Written Saturday 9th August 2014
Children twisting and bending like trees in the wind, their arms forming low-hanging branches, a living forest to be lost in.
Other children, wearing wolf-masks, climb through a leafy terrac, and slink and prowl.
A peasant's chorus sing, beautifully, about the turning of the seasons, and the hunger that comes with winter.
A troop of pompous, self-satisfied courtiers strut and cluck.
And all the children quite obviously having a wonderful time as they sing and dance and act out their part.
As their headmistress, Resham Mirza said, it was wonderful to see their courage and freedom on the stage.
I saw all this at Tiverton School last week - a wonderful primary
school in Tottenham. I was there because I was contacted, through my website, by Kate Stilitz, Tiverton's music teacher. She had
come across my book, The Wolf's Footprint, had loved it, and had turned it
into a play, writing the script, songs and music herself. She wondered if I would like to come and see it performed?
Well, what a silly question. It is true that I detest traveling to London. I don't like London much. It always seems to be roasting hot when I'm there, and gritty and dirty, noisy and crowded - normally I'd much, much rather spend 15 hours traveling to the Outer Hebrides than two hours traveling to London.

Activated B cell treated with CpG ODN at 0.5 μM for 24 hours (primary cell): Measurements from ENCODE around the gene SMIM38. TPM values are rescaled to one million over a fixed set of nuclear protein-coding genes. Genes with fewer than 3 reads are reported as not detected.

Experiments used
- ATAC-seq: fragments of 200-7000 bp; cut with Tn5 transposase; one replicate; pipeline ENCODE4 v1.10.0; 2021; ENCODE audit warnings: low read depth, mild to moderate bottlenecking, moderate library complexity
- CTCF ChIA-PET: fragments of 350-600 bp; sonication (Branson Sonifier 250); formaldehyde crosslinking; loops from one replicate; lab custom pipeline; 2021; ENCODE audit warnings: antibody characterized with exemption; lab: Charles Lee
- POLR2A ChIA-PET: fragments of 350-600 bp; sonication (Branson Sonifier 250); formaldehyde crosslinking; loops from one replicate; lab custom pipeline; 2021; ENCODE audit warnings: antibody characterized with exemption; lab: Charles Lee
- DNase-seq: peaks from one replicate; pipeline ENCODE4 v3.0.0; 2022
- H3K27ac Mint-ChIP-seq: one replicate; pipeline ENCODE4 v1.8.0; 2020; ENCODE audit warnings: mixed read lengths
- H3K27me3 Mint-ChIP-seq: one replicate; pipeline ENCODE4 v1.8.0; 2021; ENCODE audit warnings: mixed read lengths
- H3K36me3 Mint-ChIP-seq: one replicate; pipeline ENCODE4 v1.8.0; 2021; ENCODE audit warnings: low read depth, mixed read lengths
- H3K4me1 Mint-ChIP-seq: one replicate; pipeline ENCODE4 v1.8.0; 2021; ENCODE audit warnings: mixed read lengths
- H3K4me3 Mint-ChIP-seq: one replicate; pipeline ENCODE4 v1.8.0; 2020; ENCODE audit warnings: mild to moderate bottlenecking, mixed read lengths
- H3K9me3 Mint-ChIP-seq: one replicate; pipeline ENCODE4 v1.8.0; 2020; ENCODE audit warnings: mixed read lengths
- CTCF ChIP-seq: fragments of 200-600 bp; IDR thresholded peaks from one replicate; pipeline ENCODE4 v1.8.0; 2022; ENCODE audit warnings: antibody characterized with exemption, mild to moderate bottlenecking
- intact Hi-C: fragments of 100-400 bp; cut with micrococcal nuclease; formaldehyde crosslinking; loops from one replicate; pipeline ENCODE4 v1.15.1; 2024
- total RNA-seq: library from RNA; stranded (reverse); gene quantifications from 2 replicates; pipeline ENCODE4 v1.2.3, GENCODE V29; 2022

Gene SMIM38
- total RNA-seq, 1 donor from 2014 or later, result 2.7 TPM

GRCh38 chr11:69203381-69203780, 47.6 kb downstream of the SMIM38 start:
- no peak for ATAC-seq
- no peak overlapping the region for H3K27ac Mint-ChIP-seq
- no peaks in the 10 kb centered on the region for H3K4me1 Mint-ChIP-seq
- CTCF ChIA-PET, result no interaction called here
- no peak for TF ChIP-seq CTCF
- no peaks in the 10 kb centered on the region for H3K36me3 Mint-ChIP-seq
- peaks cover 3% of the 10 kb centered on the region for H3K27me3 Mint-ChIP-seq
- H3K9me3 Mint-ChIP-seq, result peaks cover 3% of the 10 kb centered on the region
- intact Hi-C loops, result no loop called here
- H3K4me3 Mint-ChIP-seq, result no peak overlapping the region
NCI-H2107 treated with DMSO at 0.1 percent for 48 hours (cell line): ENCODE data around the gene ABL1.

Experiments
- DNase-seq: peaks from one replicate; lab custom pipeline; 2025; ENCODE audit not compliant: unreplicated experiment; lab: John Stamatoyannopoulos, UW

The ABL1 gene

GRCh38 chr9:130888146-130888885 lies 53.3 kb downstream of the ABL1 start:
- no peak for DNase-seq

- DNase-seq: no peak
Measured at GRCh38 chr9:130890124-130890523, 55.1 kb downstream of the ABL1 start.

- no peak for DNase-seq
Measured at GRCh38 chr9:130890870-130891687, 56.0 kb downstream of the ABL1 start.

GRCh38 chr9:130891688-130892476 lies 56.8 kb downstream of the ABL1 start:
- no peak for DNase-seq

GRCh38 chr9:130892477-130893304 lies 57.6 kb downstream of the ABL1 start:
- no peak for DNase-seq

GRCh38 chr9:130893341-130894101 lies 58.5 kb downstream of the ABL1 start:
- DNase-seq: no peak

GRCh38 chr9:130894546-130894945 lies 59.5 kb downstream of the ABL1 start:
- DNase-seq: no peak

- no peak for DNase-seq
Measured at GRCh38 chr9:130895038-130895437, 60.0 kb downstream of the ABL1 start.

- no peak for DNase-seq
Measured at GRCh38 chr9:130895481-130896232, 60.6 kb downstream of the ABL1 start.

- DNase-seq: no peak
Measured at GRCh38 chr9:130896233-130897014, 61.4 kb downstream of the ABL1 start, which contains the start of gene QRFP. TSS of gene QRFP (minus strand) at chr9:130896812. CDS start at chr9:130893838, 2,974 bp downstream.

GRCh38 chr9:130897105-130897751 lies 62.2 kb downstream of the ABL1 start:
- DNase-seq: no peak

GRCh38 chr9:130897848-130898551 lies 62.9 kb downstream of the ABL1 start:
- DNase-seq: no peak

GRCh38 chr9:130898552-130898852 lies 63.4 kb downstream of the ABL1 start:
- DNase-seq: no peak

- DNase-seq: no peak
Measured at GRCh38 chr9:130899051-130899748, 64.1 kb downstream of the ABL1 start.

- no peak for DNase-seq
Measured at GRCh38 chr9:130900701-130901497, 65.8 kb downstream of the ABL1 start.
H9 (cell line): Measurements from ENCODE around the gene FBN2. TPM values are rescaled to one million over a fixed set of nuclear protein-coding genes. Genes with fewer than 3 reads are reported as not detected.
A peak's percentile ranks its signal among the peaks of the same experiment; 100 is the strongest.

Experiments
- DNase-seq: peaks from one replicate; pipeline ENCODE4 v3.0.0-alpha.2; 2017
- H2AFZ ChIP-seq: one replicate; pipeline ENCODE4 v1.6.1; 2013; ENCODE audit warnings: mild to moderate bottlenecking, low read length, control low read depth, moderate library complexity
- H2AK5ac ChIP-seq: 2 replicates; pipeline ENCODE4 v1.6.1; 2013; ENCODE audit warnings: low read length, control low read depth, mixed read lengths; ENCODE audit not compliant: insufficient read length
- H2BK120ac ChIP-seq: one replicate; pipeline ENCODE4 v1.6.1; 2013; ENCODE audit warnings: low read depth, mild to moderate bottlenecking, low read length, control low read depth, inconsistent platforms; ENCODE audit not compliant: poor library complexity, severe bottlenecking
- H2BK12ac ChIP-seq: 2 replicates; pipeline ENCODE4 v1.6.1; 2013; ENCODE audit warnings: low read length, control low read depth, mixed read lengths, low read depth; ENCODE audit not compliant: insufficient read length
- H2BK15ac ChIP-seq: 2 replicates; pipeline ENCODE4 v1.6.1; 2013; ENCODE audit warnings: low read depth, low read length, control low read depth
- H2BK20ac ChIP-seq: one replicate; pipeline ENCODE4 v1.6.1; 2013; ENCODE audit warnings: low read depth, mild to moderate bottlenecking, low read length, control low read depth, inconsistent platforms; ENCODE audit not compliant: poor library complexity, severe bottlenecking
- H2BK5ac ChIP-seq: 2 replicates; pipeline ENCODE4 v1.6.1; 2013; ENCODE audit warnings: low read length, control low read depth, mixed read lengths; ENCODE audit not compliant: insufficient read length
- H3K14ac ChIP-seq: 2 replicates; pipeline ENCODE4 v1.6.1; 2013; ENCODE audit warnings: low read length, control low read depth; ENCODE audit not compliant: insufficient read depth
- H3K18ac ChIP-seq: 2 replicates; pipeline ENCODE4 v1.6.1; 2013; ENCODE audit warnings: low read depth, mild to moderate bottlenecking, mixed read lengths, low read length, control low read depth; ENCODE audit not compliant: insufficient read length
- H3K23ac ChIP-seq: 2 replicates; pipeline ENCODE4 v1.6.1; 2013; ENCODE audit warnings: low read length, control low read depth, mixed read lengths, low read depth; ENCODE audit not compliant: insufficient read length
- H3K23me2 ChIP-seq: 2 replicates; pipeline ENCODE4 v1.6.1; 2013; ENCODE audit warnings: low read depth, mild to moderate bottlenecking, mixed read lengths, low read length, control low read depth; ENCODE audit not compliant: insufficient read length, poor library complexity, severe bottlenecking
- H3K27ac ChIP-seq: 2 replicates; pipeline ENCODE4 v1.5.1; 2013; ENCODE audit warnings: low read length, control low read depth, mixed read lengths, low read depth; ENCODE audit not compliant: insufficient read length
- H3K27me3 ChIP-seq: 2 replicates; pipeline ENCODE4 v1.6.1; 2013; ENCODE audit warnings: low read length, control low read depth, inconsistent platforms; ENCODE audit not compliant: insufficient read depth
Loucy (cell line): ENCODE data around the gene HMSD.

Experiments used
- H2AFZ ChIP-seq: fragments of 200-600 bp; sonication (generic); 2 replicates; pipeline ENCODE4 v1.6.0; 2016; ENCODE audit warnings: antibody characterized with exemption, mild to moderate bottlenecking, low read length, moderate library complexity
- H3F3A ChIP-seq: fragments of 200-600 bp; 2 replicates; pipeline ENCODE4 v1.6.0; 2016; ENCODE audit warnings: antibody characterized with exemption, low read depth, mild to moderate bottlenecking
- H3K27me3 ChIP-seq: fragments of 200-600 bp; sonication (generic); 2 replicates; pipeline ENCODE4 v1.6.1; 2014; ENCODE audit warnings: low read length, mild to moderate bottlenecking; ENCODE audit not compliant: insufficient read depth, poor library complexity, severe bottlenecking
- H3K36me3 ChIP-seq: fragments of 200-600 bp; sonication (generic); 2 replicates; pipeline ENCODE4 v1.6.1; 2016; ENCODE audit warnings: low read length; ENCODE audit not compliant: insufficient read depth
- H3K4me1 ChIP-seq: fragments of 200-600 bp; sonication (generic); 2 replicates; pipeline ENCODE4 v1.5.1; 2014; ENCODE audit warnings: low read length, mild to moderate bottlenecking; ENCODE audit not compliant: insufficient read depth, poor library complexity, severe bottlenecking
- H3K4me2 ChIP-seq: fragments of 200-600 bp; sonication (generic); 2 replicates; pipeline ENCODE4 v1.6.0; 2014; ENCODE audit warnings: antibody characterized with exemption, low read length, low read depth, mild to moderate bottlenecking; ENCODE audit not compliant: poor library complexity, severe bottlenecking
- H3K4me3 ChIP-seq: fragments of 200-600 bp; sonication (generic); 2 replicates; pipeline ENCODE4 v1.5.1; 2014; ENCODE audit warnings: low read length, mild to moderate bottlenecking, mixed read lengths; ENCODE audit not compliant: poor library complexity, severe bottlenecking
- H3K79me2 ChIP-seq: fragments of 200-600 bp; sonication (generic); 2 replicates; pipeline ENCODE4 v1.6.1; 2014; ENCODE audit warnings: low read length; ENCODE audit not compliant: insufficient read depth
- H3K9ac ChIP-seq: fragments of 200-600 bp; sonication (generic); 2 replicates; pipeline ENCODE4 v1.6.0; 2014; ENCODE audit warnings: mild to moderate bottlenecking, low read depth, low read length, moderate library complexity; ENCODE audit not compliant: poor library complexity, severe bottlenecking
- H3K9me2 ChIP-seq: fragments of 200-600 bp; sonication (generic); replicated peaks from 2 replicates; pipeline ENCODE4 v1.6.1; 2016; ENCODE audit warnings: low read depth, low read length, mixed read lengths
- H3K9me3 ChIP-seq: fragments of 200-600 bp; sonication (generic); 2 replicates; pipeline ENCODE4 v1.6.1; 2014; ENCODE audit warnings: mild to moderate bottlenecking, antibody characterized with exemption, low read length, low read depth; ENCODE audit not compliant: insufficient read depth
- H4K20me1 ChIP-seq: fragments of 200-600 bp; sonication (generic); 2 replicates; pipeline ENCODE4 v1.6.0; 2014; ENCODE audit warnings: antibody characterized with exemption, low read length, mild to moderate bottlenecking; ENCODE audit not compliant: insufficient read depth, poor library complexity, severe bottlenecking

But how many chances do you get to see a story that you wrote interpreted and reinvented by another artist because they loved it? With all the work, and thought, and revision that entails?
Not many... So there was never any question but that I would go.
It was a roasting hot day. London was as noisy, crowded, dirty and gritty as ever. But the play, and the children's performance - was worth it and more. There wasn't a moment when my attention wandered - I sat there throughout with a big grin on my face. You might say I was biased - but the rest of the audience, made up of parents and children from other classes in the school, were equally absorbed, despite the heat.
Called on to say a few words after, I said that, although a bit late - my birthday had been the week before - it was the best
birthday present I'd ever had.
I mentioned that I'd written a book called The Ghost Drum, which had been awarded the Carnegie Medal for best book of its year - and that this was better. And I mean it.
I'm not decrying the Carnegie Medal in any way. It was awarded by librarians who work with children, and who are informed, and often passionate, about children's books and their importance. And they gave me their medal. I'm proud of that.
But it doesn't quite compare with discovering that another artist has so enjoyed and 'got' something that you've written, that they've been willing to pour their own energy into creating something new from it.
Thank you, Kate. And thank you, the wonderful cast.
The wolf-masks were made by Ramona Barsalona,
Thank you to Kate for the photos.